Welcome To Wonkette Happy Hour, With This Week's Cocktail, The Snowdrop!
Greetings, Wonketteers! I’m Hooper, your bartender. True confession: I hate “green” drinks for St. Patrick’s Day. Green cocktails? Yech. Green beer? Don’t get me started. Green just isn’t an appealing color for a drink, in my opinion. I suppose there are some rather nice cocktails that happen to be green; I just think they’d be better if they were a more appealing color. With that in mind, I thought I’d give you my twist on the Grasshopper … with the option of turning it green if you’re a purist. Let’s make a Snowdrop. Here’s the recipe:
1 ½ oz heavy cream
1 ½ oz peppermint schnapps
1 ½ oz white creme cacao
3-4 drops Jagermeister
2 fresh mint leaves
1 drop green food coloring (optional)
Shake all ingredients except food coloring well and strain into a chilled coupe glass. Garnish with fresh mint leaves and a drop of food coloring.
The Grasshopper has a fairly illustrious pedigree for such a simple (and occasionally abused) drink. Born in New Orleans in 1919, the drink was an awarding-winning cocktail before Prohibition shut things down. Apparently you could get a sip of minty goodness on the sly at certain New Orleans restaurants once the teetotalers took over, poured into your cup from a waiter’s convenient hip flask. The drink roared back to life in the ‘50s, but not entirely in a good way. America had stopped making high quality liqueurs after Prohibition, and artificial ingredients ruled the day.
The “grasshopper” is a very robust flavor profile that shows up in all sorts of formats. Grasshopper pie is a classic Southern treat that holds up very nicely. The Wisconsin Supper Club transformed the Grasshopper into a boozy milkshake — a great after-cheeseburger treat. I still can’t quite get behind the green color, though. I’ve always preferred York Peppermint Patties to Andes mints. I think that this all-white version is tastier than the original “mint” green, and I couldn’t resist a chance to add a little complexity to the glass with some Jager. However, if you want to go green for St. Patty’s Day, feel free. The best cocktail is the one you enjoy drinking.
Let’s talk ingredients:
Ingredient shot, such as it is. This is the same cocktail, given a quick stir with the mint leaves fished out. Matthew Hooper
Peppermint Schnapps: I used the standard from the rail — Paramount isn’t a good brand by any stretch, but as I built this drink I resigned myself to the fact that artificial peppermint and chocolate flavors were inevitable. If I wanted to upscale the drink, I’d probably use Rumple Minz. I tried approaching this from the direction of a mojito and muddling fresh mint into the drink, but the grassy notes from the herbs didn’t cooperate with the other ingredients. If you’re passionate about this drink, I’d recommend making some homemade creme de menthe when summertime rolls around and mint plants are growing like weeds.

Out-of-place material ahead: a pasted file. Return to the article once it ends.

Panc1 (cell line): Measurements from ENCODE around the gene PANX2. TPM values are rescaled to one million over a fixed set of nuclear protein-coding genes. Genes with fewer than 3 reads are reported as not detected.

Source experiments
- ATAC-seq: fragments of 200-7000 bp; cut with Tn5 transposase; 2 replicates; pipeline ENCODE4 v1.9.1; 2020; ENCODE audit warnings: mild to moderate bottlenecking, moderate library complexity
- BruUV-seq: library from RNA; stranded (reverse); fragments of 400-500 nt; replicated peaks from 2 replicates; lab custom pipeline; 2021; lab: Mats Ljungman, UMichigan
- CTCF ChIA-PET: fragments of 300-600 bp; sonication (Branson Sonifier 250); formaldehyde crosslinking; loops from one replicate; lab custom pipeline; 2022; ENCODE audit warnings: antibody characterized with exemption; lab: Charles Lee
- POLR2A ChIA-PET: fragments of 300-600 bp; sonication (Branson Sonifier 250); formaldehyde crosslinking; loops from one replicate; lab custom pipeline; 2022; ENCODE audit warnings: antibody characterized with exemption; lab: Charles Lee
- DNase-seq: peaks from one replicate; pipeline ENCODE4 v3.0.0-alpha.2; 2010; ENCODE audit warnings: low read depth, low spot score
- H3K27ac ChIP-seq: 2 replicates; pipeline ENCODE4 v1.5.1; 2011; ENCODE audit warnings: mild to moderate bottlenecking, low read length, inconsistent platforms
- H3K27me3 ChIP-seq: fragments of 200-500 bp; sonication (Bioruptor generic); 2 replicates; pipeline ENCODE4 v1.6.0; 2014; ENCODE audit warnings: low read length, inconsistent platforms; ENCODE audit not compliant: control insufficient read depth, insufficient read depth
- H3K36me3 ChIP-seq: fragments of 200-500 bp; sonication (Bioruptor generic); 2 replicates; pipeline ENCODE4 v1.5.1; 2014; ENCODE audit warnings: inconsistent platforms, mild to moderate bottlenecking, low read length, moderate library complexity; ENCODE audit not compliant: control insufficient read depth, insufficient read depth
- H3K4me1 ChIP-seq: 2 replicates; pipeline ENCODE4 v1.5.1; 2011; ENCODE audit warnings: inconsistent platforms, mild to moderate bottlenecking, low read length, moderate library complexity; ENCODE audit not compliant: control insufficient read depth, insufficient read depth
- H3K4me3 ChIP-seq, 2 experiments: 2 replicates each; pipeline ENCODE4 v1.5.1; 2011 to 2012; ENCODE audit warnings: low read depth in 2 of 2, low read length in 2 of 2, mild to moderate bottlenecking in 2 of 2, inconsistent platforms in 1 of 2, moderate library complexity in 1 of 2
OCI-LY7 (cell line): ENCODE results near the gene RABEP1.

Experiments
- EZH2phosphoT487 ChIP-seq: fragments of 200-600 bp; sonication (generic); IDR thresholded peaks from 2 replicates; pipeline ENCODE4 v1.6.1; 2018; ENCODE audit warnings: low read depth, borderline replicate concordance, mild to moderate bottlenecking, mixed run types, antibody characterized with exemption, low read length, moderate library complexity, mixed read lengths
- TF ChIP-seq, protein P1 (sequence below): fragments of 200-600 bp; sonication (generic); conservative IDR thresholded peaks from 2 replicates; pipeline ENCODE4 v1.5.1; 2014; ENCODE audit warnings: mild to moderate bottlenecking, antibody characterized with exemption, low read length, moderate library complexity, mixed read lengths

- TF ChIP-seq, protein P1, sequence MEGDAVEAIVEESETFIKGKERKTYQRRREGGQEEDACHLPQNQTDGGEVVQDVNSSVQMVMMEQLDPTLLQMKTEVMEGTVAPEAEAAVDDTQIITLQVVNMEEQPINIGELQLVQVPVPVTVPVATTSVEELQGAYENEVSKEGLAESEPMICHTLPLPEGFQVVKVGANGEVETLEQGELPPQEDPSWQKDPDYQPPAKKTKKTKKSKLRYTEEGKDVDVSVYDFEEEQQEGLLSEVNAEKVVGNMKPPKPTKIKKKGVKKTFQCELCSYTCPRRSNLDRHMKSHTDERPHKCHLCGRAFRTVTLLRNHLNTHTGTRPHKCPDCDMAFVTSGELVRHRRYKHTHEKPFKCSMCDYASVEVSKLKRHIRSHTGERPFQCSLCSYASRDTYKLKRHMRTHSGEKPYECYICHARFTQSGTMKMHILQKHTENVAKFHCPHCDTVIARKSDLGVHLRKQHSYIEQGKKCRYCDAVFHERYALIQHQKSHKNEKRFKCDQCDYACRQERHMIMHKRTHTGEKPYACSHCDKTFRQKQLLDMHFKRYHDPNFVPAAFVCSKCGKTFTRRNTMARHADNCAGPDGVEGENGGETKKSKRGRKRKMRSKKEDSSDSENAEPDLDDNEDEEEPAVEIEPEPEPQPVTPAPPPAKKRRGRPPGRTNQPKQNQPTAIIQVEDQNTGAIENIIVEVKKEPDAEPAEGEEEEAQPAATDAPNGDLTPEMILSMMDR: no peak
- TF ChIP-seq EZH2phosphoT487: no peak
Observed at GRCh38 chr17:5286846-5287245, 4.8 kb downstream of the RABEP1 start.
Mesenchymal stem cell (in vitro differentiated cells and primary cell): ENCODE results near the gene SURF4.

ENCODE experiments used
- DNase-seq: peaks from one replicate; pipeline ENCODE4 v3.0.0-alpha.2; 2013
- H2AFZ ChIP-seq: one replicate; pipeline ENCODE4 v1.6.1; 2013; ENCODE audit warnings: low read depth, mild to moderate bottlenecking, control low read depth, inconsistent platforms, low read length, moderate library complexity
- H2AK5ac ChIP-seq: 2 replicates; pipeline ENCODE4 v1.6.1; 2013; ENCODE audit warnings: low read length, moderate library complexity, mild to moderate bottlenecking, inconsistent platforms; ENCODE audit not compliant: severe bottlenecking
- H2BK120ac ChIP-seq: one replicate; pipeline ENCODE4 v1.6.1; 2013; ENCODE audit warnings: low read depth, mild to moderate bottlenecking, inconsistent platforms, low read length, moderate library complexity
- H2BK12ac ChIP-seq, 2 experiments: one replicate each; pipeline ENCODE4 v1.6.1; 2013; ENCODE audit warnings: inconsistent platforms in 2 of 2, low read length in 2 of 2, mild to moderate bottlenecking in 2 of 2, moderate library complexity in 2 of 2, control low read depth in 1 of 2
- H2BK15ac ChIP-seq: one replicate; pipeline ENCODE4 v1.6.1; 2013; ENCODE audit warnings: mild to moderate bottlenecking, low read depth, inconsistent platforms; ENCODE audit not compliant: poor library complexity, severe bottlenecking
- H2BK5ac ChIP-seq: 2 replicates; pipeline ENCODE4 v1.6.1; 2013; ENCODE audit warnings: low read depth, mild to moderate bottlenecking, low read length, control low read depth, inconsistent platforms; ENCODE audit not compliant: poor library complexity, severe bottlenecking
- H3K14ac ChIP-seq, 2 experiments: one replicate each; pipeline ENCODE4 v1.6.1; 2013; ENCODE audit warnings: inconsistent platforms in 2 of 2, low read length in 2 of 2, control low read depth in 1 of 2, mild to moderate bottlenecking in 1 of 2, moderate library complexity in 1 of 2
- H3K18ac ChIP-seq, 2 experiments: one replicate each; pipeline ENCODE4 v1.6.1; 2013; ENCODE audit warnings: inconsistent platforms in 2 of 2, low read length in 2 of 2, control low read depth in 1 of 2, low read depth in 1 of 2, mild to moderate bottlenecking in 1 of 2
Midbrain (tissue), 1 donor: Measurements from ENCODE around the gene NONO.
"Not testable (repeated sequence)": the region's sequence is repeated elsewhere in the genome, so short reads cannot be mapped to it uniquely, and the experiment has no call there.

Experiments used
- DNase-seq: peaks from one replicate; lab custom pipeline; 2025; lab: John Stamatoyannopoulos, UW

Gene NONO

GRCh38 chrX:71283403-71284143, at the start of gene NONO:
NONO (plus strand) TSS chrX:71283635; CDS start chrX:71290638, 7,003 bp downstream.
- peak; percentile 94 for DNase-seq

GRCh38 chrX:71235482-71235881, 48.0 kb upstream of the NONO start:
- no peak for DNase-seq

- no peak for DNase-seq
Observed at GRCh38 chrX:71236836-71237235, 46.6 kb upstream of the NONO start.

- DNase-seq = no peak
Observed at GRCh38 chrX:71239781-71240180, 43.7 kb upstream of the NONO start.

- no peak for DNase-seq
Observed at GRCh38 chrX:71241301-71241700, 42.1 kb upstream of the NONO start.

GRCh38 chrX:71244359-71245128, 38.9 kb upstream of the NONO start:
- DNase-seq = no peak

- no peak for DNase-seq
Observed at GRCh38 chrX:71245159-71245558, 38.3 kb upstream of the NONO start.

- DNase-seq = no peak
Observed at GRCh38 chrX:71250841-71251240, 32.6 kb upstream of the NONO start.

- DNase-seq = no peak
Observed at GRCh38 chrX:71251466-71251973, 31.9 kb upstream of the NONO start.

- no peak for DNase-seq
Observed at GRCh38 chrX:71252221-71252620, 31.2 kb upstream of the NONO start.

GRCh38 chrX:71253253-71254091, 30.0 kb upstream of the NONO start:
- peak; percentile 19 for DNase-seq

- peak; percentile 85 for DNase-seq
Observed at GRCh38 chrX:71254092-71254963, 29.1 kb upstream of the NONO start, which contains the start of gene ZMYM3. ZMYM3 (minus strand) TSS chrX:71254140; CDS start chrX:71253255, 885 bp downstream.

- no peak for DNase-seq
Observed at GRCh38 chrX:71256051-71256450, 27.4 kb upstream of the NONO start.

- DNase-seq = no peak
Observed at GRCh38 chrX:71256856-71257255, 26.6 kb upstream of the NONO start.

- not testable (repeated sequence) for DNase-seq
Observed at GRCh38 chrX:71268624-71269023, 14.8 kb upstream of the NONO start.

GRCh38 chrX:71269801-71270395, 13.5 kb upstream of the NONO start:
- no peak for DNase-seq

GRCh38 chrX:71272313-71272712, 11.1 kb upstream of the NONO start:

White Creme de Cacao: This humble little bottle off the rail is an unsung hero for many sweet drinks. The deep chocolate notes become earthy and mellow when combined with other powerhouse ingredients. I would hunt for a better brand than Paramount if possible. Gifford is a terrific brand for all sorts of modern, upscale liqueurs. But if you can only find the rail standard stuff, Paramount or De Kuyper will do.
Heavy cream: There is nothing wrong with replacing the cream in this recipe with a healthy scoop or two of vanilla ice cream. I would make sure to use vanilla ice cream, as opposed to vanilla bean ice cream. You’ll end up with little black flakes at the bottom of the glass.
Jagermeister: When I say drops, I mean it. Get an eyedropper and measure it out, or use a toothpick to coax a few drops off a plate. Jaeger is very intense; a little goes a long way, both in terms of flavor and color. Think of the Jaeger as bitters in a Manhattan. You’re seasoning the cocktail, not adding an ingredient. But don’t skip this step, either. The Jaeger mellows out some chalky notes in the drink, adds complexity to the menthol flavors, and leaves you with some faint baking spices on the finish. Fernet Branca would also be fantastic here.
Garnish: A fresh mint leaf will perfume the cocktail well, and bring more depth to the mint flavor. Chocolate shavings are nice here too. White chocolate isn’t the best choice; it won’t read well in the glass.
Green food coloring: One drop only, or you’ll regret it. Sometimes, you need to bow to tradition. Happy St. Patty’s Day!
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